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5 Reasons One Concealed Gun Isn’t Enough

Many people carry a concealed carry handgun as part of their everyday carry (EDC), but too few carry a backup handgun.

A backup handgun is defined as a second handgun that is usually carried concealed and can be used to supplement another gun whenever needed. Law enforcement and civilians alike have a long history of carrying a backup handgun in addition to their primary sidearm, regardless of whether their primary sidearm is also carried concealed or openly.

While you likely will never need to use your backup gun, there are still five very important reasons why you need to consider adding a backup handgun to your EDC:

1. Your Primary Gun Could Fail.

It doesn’t matter whether you’re packing something as reliable as a Glock or a revolver. There is always the chance that your primary carry gun could fail. What if you find yourself in the middle of a robbery or are being mugged, and your gun malfunctions after the first shot and you face multiple attackers? There have been countless reports over the years of civilians and law enforcement officers who were in that same kind of a situation, and their backup handgun saved their life.

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2. Your Primary Gun Could Be Knocked Away … Or Shot.

No, this scenario is not limited just to the movies. For example, in the 1986 Miami shootout, a police officer’s Smith & Wesson 9mm sidearm was hit and rendered inoperable by a .223 round fired from the assailant’s Ruger Mini-14 rifle. In a tragic moment of what was already a catastrophic shootout, the officer was left defenseless and was shot to death before the cop killers could be neutralized. You can’t take the chance that something similar wouldn’t happen to you in a life vs. death situation.  If your primary handgun is knocked away or rendered inoperable, you can still keep yourself in the fight by going for your backup gun.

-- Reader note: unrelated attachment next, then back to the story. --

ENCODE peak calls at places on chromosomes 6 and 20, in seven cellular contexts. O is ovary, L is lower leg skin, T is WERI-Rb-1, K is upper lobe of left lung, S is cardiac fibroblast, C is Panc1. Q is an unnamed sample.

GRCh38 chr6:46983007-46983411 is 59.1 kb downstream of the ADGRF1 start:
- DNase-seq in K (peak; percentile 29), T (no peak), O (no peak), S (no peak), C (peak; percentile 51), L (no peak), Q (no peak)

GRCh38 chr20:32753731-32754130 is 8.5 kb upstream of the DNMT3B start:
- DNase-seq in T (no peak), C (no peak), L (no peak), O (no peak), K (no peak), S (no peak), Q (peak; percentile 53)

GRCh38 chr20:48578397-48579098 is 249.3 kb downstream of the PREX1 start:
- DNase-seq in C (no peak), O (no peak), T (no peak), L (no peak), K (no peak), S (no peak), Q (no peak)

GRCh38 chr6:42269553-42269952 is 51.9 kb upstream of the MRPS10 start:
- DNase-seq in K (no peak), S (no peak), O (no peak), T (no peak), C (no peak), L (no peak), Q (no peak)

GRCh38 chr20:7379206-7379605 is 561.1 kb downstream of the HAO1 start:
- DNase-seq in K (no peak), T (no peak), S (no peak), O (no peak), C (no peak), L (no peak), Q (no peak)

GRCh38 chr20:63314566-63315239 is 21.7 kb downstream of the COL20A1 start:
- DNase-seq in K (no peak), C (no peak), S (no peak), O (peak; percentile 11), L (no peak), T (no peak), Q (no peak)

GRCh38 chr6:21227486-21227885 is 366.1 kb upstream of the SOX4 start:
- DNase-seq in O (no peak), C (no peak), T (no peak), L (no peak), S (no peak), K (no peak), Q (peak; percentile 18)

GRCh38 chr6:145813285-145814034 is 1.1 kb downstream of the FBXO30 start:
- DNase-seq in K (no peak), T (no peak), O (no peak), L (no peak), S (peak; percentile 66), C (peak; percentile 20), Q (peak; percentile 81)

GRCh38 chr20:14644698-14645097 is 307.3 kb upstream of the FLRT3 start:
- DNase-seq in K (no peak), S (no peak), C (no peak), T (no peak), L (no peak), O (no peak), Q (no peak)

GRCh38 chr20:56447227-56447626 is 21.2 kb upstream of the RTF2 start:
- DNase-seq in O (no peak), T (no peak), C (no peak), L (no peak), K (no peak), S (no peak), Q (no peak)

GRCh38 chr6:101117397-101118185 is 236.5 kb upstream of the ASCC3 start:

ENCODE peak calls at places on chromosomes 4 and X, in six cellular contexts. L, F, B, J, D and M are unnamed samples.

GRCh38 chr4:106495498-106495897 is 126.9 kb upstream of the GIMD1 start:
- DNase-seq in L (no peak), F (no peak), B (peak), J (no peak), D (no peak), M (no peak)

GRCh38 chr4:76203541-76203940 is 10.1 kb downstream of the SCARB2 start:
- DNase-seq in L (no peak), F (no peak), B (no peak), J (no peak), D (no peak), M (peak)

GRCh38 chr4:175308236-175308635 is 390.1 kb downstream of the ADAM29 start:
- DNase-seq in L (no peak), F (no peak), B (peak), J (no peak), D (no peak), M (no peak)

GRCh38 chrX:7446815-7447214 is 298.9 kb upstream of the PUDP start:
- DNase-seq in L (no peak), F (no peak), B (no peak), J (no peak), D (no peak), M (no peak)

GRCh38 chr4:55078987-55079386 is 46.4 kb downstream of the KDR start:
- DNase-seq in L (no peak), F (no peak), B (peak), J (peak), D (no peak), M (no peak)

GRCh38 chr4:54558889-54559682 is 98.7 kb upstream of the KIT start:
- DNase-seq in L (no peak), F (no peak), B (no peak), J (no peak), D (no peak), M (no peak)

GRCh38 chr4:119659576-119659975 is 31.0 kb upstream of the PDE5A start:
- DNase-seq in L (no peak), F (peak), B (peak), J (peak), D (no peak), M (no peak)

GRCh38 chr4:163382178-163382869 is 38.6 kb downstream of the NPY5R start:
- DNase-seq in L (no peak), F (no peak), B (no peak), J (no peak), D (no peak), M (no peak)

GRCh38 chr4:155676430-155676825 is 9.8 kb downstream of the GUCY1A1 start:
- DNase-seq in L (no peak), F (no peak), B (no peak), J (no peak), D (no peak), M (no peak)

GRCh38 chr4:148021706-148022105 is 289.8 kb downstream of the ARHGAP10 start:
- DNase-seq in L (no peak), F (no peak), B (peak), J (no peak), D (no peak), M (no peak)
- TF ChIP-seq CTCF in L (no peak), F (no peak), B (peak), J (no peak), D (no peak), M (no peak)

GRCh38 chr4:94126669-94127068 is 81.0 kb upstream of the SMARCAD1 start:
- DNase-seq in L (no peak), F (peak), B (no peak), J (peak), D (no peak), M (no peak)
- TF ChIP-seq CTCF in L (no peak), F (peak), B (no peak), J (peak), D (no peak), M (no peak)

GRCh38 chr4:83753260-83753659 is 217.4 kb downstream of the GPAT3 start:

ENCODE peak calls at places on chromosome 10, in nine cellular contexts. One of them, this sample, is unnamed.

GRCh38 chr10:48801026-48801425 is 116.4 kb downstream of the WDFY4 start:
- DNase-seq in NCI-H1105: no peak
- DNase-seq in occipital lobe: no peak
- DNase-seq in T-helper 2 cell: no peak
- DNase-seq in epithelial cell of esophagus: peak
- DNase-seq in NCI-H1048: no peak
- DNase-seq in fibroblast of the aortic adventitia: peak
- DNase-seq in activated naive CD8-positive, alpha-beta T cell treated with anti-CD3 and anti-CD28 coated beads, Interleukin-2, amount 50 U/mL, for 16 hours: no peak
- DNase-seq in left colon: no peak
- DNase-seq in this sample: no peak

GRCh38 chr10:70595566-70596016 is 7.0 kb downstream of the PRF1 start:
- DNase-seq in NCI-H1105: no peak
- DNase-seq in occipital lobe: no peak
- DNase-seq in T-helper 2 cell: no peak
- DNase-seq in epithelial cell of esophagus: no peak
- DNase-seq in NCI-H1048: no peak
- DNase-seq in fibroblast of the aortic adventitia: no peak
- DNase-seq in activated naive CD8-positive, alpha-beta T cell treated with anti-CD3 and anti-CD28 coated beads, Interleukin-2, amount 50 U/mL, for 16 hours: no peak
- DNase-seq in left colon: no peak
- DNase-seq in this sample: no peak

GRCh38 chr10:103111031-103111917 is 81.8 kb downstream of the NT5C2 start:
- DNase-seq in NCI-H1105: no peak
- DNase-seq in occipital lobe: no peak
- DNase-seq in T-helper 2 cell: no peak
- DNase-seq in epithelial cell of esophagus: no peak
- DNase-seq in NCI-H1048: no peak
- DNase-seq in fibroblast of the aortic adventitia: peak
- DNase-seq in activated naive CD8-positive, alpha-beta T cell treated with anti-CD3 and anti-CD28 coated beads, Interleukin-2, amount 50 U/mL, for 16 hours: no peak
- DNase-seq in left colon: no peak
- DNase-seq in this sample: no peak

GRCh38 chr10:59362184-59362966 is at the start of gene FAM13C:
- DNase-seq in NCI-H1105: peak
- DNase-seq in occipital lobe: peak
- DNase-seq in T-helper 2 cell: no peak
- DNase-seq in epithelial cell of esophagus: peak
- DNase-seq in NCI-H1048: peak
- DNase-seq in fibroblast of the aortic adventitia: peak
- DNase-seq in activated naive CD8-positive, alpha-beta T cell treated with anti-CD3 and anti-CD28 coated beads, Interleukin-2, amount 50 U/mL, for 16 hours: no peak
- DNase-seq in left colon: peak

3. Your Primary Handgun May Run Empty.

Hopefully this won’t happen. In fact, this shouldn’t happen. It’s rare for a gunfight to last longer than three shots fired in three seconds.  But let’s say that you’re in a gunfight against multiple assailants and you empty your primary pistol or revolver and the threat has yet to be neutralized. Is it faster to reload your primary gun or to draw and fire a second gun?

4. You May Need To Arm Someone Else.

What if there is someone who you could arm in an emergency? Maybe it’s a friend, a family member, or just another individual who is willing to help. Whoever it ends up being, arming someone else would mean you’re not the only armed good guy in a bad situation, and this can lead to the threat being neutralized faster without loss of life.

5. It May Be Faster To Draw Your Backup Gun First.

In some cases, your primary handgun may not be as accessible as your backup gun. What if it’s winter and you’re wearing multiple thick layers where your primary handgun is all tucked in beneath your waistband, and your backup is in a coat pocket or an ankle holster? Don’t feel obligated to only draw your backup gun after your primary just because it’s your backup gun. If your backup gun is what you need to draw first because it’s more easily accessible, then that’s what you need to do.

Your backup gun may be identical to your primary concealed carry gun, or it can also be a much smaller and lighter handgun. Whatever the case, carrying a backup handgun in your EDC may be the difference between life and death.

Do you believe a backup gun is a good idea or an unnecessary inconvenience? Share your thoughts in the section below:

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